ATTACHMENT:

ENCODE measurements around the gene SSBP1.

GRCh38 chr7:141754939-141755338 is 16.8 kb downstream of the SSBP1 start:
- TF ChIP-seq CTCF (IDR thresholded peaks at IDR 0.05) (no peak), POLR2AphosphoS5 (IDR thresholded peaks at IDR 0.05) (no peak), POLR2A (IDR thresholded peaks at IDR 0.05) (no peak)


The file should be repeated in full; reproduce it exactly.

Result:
ENCODE measurements around the gene SSBP1.

GRCh38 chr7:141754939-141755338 is 16.8 kb downstream of the SSBP1 start:
- TF ChIP-seq CTCF (IDR thresholded peaks at IDR 0.05) (no peak), POLR2AphosphoS5 (IDR thresholded peaks at IDR 0.05) (no peak), POLR2A (IDR thresholded peaks at IDR 0.05) (no peak)